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Smart thermostat choice

Hi there

Very grateful for some help with an unusual boiler setup. We moved into a house which used to be split into 2. There are two boilers which, as far as I can see, are completely independent of each other. One is a combi boiler and heats / waters half the house and it doesn't have a separate thermostat.

The other boiler heats the other half of the house, has a hot water tank, and a wired thermostat.

As I say, the two boilers have separate controllers and are operated completely separately. 

We now live in the house as one household and are happy for the whole house to be heated at the same time (ie both boilers coming on and off at the same time, for heating). For hot water, presumably the combi should supply hot water whenever needed, whereas the one with the tank should heat a couple of times a day. 

I was looking at a tado V3 with hot water control . Could it be wired to control both boilers for heating?

Sorry for long message! Very grateful for any help.  In Sussex area fwiw. 




  • Jamie Hall
    Jamie Hall Member Posts: 23,322
    How completely split are these two systems? If the split is really complete -- that is to say, system A with the indirect supplies all the uses in one part, but only in that part, and system B with the combi supplies all uses in the other part, and only in that part, then it seems to me that much the simplest thing to do it going to be to use two thermostats, one for each system. It is hard enough to get reasonably even heating in a house with just one system and one thermostat! Locate the two thermostats to get the most satisfactory heating in both sections.

    Now if the combi has the capacity to supply all the hot water needed for the whole house, then you can repipe the hot water system so that it is the only domestic hot water supply, leaving the indirect off. I'd include enough valving so that if you wanted to you could use the indirect only, and leave the combi off instead -- that's just a matter of some thoughtful valving and interconnecting pipes. You could also arrange things so that the combi feeds the indirect, which then feeds all the domestic hot water; the aquastat for the indirect and its boiler cold be set to kick on when the combi doesn't manage to reach the desired temperature. A little trickier to get set up really satisfactorily, but it can be done.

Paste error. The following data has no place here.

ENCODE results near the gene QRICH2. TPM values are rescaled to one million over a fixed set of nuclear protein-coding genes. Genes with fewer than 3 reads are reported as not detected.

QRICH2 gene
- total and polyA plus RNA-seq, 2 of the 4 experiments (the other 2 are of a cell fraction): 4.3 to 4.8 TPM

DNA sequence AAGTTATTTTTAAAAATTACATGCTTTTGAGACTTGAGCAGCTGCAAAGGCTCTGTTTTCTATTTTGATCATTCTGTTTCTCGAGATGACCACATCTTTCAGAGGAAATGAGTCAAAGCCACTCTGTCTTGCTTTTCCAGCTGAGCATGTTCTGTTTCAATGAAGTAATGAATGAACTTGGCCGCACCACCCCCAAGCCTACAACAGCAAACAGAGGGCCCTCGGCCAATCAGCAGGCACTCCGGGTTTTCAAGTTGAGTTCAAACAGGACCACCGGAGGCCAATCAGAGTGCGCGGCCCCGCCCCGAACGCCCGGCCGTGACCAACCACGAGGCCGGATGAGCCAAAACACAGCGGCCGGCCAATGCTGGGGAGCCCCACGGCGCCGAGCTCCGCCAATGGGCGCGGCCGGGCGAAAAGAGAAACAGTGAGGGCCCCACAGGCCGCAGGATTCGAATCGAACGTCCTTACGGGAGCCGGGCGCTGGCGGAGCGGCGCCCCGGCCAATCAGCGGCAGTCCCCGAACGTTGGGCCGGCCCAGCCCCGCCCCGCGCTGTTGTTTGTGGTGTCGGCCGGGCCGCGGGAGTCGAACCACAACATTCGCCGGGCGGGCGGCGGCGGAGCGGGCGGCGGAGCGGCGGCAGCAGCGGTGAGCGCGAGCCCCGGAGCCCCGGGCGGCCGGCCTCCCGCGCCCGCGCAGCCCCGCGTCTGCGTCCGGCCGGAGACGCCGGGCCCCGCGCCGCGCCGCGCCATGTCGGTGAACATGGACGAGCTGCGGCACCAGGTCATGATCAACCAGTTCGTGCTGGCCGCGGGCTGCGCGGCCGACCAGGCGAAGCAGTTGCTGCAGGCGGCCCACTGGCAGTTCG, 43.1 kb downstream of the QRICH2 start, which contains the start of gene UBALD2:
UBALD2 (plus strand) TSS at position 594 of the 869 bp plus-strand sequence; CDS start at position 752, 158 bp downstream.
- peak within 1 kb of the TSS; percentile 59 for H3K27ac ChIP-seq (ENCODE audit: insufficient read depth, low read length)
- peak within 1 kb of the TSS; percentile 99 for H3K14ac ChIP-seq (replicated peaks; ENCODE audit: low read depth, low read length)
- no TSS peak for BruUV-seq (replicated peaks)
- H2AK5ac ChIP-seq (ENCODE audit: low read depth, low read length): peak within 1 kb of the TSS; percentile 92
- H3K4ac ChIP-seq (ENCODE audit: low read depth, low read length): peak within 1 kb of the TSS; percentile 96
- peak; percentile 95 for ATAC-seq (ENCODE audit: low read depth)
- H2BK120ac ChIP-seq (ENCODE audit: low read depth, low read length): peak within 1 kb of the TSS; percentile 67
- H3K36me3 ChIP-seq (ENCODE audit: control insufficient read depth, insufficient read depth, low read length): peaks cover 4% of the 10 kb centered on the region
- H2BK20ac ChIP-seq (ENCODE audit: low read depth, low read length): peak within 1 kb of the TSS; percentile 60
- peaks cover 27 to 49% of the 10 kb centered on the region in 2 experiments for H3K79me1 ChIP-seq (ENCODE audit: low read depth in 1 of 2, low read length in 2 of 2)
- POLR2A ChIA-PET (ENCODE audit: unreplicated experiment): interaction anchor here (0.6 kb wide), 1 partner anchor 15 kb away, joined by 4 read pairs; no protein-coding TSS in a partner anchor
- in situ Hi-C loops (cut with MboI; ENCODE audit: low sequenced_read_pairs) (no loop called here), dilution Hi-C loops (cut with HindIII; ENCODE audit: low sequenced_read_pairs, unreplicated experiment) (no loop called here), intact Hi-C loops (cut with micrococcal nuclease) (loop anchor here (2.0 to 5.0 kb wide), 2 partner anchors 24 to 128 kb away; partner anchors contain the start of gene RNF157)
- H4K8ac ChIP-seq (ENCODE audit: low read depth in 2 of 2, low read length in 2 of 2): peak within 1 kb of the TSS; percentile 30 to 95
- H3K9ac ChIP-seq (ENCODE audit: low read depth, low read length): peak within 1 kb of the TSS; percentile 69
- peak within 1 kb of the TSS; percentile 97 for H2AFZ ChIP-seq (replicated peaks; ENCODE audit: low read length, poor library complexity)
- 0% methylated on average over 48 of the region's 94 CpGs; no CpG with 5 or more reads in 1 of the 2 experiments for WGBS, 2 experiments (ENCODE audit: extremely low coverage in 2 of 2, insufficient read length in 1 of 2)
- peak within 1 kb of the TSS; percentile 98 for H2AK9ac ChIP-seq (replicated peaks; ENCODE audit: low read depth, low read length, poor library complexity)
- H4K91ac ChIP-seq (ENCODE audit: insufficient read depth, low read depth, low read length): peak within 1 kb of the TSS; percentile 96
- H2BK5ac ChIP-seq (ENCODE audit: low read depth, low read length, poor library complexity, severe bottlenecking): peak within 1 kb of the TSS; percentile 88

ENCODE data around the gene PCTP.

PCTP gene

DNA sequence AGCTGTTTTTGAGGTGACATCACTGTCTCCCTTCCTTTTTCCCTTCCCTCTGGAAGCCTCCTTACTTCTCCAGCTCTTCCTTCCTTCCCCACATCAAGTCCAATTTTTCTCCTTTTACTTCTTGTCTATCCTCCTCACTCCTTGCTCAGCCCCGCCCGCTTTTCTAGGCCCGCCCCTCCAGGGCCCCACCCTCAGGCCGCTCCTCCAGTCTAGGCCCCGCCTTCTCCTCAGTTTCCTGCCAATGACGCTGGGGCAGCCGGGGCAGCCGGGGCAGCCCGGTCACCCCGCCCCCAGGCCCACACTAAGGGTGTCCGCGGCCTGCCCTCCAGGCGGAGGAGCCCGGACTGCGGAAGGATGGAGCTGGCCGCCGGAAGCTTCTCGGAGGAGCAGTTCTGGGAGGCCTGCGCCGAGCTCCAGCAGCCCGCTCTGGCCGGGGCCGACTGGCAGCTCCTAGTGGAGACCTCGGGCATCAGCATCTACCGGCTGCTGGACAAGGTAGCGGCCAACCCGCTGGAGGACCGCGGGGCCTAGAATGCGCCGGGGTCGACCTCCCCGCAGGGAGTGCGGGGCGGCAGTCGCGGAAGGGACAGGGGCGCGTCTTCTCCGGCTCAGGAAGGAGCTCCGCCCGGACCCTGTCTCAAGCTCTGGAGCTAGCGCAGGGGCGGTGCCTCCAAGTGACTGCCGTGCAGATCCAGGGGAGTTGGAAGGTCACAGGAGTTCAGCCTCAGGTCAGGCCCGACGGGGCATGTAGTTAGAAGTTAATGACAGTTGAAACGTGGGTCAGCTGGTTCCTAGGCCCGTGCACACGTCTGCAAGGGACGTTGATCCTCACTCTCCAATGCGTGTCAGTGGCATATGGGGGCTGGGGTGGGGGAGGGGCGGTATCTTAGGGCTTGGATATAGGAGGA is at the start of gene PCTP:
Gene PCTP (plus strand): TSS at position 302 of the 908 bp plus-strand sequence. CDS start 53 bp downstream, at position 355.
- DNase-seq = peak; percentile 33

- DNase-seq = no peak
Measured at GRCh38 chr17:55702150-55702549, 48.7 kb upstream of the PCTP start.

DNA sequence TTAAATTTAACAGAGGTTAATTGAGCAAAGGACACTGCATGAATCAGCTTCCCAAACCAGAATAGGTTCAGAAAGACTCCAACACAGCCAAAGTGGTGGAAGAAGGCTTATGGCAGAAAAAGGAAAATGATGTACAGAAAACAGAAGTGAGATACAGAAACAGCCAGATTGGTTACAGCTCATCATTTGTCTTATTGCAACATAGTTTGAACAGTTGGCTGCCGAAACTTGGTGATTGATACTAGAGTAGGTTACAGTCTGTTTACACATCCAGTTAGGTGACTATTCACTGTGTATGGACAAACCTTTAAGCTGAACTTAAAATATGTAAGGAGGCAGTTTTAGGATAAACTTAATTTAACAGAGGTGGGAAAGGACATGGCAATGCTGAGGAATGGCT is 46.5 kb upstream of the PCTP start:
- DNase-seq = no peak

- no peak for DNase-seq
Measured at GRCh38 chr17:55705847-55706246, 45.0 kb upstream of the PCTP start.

Now you did ask if one thermostat can control two boilers -- and the answer is yes. However, if they are "smart: thermostats which require a power supply, you'll be much happier and installation will be much easier if each thermostat controls a relay, and the normally open contacts of the relays are wired in parallel to control the boiler. That removes any possibility of the power supplies for the two thermostats arguing with each other and damaging things. It's not ideal, however, as there is a substantial probability that one thermostat will initiate a call just after the other one is satisfied -- leading to some weird short cycling for the boiler being controlled.
    Br. Jamie, osb
    Building superintendent/caretaker, 7200 sq. ft. historic house museum with dependencies in New England
  • Greg1990
    Greg1990 Member Posts: 4
    Hi Jamie, 

    Hugely appreciate your thoughtful reply! The two systems are fully independent - 'system A with the indirect supplies all the uses in one part, but only in that part, and system B with the combi supplies all uses in the other part, and only in that part' is correct. 

    I was thinking of getting tado radiator valves to even out the thermostat flow but actually perhaps it's easier just to get two thermostats (and sounds like there are other advantages).

    I hadn't considered getting the combi to supply the whole house and haven't looked at its capacity. It's a really interesting idea, as the hot water tank seems small...

    Thanks so much for taking the time to reply! 
  • Greg1990
    Greg1990 Member Posts: 4
    If you have any other observations I'd be very grateful for them! Thanks again 
  • Greg1990
    Greg1990 Member Posts: 4
    Incidentally, do you know who would be best placed to help with the above? I saw a plumber who said they wouldn't touch the thermostat as it was electrics, and an electrician who wouldn't touch the piping... And it feels I need some help from someone who will be responsible across the board! Thank you!